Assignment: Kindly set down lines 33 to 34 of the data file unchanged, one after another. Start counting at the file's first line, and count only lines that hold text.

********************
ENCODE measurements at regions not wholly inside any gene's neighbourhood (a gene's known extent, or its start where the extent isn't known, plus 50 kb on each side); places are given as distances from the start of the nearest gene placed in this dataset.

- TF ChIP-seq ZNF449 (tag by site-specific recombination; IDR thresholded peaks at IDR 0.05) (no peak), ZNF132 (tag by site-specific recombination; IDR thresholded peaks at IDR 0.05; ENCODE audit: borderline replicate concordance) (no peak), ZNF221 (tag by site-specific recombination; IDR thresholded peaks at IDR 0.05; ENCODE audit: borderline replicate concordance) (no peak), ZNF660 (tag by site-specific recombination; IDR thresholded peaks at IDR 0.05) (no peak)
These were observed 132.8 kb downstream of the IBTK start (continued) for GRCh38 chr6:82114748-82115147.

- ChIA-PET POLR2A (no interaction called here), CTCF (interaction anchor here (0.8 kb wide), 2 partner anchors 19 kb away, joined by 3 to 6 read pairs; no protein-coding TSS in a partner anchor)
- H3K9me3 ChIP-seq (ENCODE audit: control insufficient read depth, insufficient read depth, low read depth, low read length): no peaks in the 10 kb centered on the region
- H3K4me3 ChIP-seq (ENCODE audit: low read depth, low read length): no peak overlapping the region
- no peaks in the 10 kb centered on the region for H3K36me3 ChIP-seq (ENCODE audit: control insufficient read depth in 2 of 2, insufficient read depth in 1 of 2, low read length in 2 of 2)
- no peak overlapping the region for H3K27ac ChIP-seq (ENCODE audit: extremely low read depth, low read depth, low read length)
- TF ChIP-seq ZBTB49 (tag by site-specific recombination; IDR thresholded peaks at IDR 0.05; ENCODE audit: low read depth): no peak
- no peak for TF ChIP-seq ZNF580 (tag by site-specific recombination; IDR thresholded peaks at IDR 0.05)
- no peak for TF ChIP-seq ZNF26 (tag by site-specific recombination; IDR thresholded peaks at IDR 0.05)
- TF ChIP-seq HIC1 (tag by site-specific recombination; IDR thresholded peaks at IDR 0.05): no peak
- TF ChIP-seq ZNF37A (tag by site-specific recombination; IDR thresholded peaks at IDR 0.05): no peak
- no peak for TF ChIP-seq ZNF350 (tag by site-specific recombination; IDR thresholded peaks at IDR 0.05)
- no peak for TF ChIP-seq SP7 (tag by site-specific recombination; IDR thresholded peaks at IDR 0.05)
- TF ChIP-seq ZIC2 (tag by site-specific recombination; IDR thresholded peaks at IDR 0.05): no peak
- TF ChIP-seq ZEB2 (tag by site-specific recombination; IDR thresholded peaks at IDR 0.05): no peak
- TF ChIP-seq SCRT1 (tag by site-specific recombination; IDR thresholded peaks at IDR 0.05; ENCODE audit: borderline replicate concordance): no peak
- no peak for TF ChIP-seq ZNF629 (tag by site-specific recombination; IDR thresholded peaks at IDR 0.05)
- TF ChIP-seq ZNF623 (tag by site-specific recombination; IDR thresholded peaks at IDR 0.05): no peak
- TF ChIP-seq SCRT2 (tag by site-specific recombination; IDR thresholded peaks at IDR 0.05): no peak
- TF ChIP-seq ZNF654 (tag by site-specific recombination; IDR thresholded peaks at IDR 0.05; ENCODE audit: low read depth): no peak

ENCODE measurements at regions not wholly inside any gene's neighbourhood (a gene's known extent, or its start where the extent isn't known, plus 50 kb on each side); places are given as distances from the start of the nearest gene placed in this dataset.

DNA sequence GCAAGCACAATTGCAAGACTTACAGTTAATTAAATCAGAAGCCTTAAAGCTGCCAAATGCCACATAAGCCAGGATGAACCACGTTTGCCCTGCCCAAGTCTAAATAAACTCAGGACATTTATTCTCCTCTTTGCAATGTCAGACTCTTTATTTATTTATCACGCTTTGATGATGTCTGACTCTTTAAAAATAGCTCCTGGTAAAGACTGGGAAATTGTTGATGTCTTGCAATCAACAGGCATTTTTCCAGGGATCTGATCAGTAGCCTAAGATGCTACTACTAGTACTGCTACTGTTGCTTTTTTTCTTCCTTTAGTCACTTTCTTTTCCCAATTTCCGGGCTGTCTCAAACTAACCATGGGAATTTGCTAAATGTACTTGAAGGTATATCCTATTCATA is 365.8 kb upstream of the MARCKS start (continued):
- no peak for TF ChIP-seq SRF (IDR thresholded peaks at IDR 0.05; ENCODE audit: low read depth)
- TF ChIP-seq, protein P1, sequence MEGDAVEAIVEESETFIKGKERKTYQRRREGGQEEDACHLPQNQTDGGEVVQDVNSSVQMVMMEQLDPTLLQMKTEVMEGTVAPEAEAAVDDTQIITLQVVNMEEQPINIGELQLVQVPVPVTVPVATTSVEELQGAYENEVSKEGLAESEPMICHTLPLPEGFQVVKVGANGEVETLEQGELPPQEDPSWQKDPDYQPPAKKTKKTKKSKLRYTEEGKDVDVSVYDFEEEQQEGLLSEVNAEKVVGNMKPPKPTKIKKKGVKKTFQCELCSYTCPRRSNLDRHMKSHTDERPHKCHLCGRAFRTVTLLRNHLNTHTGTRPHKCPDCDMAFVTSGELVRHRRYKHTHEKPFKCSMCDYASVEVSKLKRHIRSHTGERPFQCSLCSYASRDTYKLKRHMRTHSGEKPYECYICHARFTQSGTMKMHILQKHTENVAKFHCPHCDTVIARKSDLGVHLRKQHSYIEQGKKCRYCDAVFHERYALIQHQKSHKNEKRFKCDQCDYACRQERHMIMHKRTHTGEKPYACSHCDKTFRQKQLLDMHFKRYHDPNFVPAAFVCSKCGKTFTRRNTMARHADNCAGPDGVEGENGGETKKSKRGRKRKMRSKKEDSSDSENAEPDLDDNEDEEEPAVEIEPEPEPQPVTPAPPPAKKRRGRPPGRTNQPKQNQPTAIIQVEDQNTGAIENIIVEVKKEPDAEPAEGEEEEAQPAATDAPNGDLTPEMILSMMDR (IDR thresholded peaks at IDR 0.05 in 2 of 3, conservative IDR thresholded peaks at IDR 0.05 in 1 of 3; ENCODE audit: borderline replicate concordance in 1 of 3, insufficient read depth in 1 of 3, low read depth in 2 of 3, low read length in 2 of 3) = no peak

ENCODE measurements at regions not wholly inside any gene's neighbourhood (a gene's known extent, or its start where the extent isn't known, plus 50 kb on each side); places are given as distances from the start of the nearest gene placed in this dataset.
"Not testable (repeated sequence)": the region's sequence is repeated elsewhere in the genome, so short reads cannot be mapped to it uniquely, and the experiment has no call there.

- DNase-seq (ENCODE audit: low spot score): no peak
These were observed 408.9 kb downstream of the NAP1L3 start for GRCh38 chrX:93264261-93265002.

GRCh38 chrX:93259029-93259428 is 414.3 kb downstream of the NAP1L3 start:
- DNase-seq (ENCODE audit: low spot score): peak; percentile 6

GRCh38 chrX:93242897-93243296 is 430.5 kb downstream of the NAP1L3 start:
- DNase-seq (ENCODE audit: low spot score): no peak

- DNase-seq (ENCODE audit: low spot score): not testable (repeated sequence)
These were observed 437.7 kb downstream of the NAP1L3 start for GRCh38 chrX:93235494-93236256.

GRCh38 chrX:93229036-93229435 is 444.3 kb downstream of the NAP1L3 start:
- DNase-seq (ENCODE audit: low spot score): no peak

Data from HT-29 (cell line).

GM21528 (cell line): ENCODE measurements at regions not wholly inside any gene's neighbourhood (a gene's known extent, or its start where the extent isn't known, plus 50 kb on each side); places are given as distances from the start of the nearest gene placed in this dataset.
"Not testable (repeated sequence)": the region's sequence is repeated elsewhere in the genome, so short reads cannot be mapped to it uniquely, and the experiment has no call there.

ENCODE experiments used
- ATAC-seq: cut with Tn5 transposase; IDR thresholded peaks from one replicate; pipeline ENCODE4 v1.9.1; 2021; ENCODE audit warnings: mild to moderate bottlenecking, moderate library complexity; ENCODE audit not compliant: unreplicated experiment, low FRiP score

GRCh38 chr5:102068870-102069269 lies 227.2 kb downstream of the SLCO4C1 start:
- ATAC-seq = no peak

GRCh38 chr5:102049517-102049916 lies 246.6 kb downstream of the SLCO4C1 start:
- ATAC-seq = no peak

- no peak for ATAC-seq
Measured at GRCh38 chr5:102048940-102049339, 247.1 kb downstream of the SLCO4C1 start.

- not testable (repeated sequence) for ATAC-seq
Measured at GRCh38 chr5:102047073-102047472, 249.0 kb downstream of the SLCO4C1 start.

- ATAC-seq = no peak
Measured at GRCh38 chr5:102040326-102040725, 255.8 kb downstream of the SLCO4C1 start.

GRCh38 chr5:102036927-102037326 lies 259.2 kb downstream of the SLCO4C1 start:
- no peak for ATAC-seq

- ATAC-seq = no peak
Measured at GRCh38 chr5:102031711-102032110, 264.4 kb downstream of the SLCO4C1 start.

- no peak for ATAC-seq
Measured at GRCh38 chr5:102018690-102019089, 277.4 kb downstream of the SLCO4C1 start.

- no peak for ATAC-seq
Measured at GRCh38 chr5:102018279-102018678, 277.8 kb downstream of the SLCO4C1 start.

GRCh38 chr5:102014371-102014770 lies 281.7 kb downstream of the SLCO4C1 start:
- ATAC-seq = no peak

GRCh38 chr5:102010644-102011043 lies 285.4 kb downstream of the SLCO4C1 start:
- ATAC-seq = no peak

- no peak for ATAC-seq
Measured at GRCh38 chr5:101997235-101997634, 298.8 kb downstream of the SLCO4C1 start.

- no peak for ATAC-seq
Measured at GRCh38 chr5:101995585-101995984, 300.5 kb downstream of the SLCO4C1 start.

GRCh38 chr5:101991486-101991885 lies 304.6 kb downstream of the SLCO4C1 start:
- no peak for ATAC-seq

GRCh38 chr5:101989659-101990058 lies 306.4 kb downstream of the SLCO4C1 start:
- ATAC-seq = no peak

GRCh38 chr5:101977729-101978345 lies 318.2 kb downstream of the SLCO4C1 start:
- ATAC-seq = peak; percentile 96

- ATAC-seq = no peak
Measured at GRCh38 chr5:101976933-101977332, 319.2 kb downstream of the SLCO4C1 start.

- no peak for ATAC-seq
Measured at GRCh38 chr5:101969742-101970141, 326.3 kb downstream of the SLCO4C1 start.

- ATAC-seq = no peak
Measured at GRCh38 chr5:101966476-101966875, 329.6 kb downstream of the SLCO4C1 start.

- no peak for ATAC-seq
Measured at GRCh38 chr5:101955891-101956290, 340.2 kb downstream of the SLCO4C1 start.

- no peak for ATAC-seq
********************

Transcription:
GRCh38 chrX:93242897-93243296 is 430.5 kb downstream of the NAP1L3 start:
- DNase-seq (ENCODE audit: low spot score): no peak